On 25 February 2020, key food systems and climate change stakeholders will come together to discuss solutions that could make our food systems climate-friendly.

There has been a growing call among key food systems and climate change stakeholders for transformative changes in the way we produce and consume food. This event will focus on three solutions for making our food systems more climate-friendly, drawn from a report by a Panel of Experts to be released in early 2020:

  1. Driving progressive change through collaboration between industry and social movements: facts, youth and networking
  2. Towards healthy and sustainable climate-friendly diets: current shifts and likely future scenarios
  3. Reducing food loss and waste


If we are to limit global temperatures to not more than 2°warmer than pre-industrial levels, then the agriculture and food sector will have to contribute to significant emissions reductions, even though climate change is only one challenge among many for the food system, including global food insecurity, poor nutrition and health outcomes, over-use of water, etc.

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Major organizations around the world are making commitments to reduce emissions in the food supply chains. In Denmark, both the Danish Agriculture & Food Council and Danish Crown have pledged to become climate neutral by 2050. At the same time, social youth movements like Fridays for Future are gaining momentum and influencing policy makers to a larger and larger extent. The new Danish government has committed to a reduction of greenhouse gas emissions of 70% by 2030 compared to 1990.


The event will break fresh ground by establishing new important links between the agricultural sector and youth movements, to discuss how current commitments to reduce emissions can be achieved, and how these commitments can be scaled up throughout the food supply chain. Given that the challenges are very different between high- and low-income countries, the seminar will try to provide a nuanced perspective.

Many have proposed that food consumption and food waste patterns will need to change. The event will review how diets and behaviors are changing by highlighting exciting examples, including the role of social movements in such changes, and how further change can be fostered.

This event will bring together leading figures in the food system—farmers, consumers, policy makers, researchers, activists and more—in order to attempt to reach consensus on some of the priority solutions, and stimulate greater ambition for a climate-friendly world, as well as greater collaboration between food producers and consumers.

Recordings of the sessions are available here

Agenda and speakers




Session 1: Opportunities to advance transformative actions in food systems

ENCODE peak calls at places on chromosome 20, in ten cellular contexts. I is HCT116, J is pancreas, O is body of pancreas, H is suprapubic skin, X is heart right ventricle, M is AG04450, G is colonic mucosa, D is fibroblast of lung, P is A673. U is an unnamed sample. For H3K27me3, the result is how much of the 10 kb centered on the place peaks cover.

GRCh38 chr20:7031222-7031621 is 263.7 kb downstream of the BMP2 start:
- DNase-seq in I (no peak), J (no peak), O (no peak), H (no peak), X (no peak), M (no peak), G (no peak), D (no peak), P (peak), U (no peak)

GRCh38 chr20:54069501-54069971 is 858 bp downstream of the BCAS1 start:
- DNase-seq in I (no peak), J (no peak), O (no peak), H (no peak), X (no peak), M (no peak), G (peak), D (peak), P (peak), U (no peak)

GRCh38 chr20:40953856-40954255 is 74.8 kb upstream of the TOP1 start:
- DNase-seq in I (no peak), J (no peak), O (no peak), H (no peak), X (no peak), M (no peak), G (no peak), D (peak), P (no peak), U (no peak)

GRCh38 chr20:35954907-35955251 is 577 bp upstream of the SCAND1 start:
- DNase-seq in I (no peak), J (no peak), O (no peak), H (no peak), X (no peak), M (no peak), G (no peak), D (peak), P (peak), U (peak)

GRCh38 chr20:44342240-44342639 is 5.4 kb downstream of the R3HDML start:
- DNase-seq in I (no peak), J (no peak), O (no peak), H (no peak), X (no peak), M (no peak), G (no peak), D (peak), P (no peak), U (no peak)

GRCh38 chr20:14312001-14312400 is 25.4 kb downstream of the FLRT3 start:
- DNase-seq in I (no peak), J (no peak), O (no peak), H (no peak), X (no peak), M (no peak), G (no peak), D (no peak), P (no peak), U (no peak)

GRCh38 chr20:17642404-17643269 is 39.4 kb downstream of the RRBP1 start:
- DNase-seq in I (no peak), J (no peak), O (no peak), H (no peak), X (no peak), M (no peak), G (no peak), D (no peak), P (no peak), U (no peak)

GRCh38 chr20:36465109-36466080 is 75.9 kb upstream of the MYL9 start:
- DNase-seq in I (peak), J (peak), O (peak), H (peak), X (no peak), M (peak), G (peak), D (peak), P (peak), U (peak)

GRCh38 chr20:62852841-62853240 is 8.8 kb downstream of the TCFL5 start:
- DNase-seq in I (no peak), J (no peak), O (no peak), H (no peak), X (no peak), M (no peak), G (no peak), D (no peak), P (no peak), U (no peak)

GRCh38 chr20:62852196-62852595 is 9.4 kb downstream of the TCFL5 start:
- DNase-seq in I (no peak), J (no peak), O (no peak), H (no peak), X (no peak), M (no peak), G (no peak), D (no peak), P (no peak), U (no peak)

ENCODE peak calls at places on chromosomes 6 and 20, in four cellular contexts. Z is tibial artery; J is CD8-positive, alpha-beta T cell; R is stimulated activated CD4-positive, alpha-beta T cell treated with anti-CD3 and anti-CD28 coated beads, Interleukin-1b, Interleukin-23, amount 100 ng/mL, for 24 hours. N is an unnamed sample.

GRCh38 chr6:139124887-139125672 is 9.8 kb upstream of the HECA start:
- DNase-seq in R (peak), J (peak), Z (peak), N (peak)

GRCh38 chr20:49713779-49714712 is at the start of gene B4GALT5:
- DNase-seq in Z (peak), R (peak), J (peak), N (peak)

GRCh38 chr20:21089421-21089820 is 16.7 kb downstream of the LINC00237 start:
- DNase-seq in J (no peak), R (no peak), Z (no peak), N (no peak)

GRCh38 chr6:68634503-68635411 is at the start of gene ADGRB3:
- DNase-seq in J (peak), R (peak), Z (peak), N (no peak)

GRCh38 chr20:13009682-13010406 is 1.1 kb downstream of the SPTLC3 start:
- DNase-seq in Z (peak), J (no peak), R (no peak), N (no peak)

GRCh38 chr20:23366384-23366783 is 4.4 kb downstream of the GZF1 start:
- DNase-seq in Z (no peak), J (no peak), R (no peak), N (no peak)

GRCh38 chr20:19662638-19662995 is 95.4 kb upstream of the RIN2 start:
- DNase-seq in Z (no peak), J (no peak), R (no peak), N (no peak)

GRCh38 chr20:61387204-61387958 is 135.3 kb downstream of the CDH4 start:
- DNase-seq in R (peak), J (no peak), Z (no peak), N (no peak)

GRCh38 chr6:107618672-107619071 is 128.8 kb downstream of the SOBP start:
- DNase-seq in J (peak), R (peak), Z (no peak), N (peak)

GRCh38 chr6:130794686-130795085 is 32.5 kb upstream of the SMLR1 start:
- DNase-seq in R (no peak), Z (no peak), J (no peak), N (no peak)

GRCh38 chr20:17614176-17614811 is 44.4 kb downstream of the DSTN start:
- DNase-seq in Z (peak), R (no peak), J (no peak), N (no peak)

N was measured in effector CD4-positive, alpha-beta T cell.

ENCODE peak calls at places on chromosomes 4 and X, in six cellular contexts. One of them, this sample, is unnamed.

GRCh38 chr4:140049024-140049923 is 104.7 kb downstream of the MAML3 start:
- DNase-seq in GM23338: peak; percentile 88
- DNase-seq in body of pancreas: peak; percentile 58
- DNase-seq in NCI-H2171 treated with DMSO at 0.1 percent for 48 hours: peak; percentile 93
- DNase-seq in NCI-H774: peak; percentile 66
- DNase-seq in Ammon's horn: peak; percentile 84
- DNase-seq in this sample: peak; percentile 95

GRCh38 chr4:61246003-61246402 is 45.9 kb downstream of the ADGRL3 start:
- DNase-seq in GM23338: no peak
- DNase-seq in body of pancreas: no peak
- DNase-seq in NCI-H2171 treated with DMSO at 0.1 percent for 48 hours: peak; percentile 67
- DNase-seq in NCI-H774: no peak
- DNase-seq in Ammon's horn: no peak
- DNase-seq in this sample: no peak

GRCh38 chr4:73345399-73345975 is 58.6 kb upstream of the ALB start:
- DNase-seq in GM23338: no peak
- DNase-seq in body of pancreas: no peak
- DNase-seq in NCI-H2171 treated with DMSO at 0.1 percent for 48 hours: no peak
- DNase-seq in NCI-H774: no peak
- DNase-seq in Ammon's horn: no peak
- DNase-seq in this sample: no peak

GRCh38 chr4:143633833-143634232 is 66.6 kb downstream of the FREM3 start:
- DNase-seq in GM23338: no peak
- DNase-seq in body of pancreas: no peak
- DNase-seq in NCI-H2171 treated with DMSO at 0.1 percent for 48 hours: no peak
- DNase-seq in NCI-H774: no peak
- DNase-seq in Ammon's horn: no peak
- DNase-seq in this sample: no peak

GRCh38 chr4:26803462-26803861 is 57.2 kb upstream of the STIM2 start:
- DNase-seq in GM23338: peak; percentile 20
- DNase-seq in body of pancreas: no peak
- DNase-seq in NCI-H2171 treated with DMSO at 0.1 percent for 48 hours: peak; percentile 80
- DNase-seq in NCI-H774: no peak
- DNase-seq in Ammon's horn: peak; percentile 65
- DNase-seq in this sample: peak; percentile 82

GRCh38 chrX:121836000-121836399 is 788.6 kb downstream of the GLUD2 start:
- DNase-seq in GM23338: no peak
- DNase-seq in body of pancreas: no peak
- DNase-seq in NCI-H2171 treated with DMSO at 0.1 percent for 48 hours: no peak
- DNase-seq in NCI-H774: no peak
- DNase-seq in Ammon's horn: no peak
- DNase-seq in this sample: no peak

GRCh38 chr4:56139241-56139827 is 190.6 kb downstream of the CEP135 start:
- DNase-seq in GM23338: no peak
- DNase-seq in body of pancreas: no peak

Chair: Ana Maria Loboguerrero, Head of Global Policy Research, CGIAR Research Program on Climate Change, Agriculture and Food Security (CCAFS)


Registrations and coffee


Opening by Chair



Welcoming remarks: The challenge

Henrik C. Wegener, Rector, University of Copenhagen


Scene-setting: Challenges and opportunities for reducing emissions in the food system

Andrew Campbell, CEO, Australian Centre for International Agricultural Research (ACIAR)


Rising to the challenge: An industry committing

Anne Lawaetz Arhnung, CEO, Danish Agriculture & Food Council

11:1511:25Transparency and accountability: Guidance for target setting and measuring progressTony Siantonas, Director, Climate-Smart Agriculture, World Business Council for Sustainable Development


Panel discussion:

Role of social movements and consumers in fostering change in the food system

Chair: Christian Bugge Henriksen, Associate Professor and Research Group Leader, University of Copenhagen 

Hege Skarrud, President, Spire, Norway

Sithembile Ndema Mwamakamba, Senior Program Manager, Food, Agriculture and Natural Resources Policy Analysis Network (FANRPAN)

Ben Reynolds, Deputy Chief Executive, Sustain, UK



Session 2: Transformation in practice

Chair: Katrine Krogh Andersen, Dean, Faculty of Science, University of Copenhagen


Zero carbon agriculture: is it feasible?

Liam Condon, President, Bayer Crop Science


Reducing emissions from a business perspective

Jais Valeur, CEO, Danish Crown


Making change happen

Selina Juul, Founder, Stop Wasting Food Movement


Social movements and our food system

Sophie Healy-Thow, Lead Group Member, Scaling up Nutrition (SUN), Ireland


Q&A and discussion with audience


Coffee break

Session 3: Rising to the challenge: Stepping up transformative actions to reduce emissions in food systems

Chair: Katrine Krogh AndersenDean, Faculty of Science, University of Copenhagen


Panel discussion:

Reducing emissions in food systems: What is needed and what is the way forward

Chair: Katrine Krogh Andersen, Dean, Faculty of Science, University of Copenhagen

Ida Auken, Member of Parliament, Denmark

Katherine RichardsonLeader, Sustainability Science Centre, University of Copenhagen

Mauricio Graber, CEO, Chr. Hansen Holding 

Dhanush DineshGlobal Policy Engagement Manager, CCAFS


Closing remarks

Tomas Anker Christensen, Denmark's Climate Ambassador, Ministry of Foreign Affairs of Denmark 


This event is co-organized by:




Related publications


Session recordings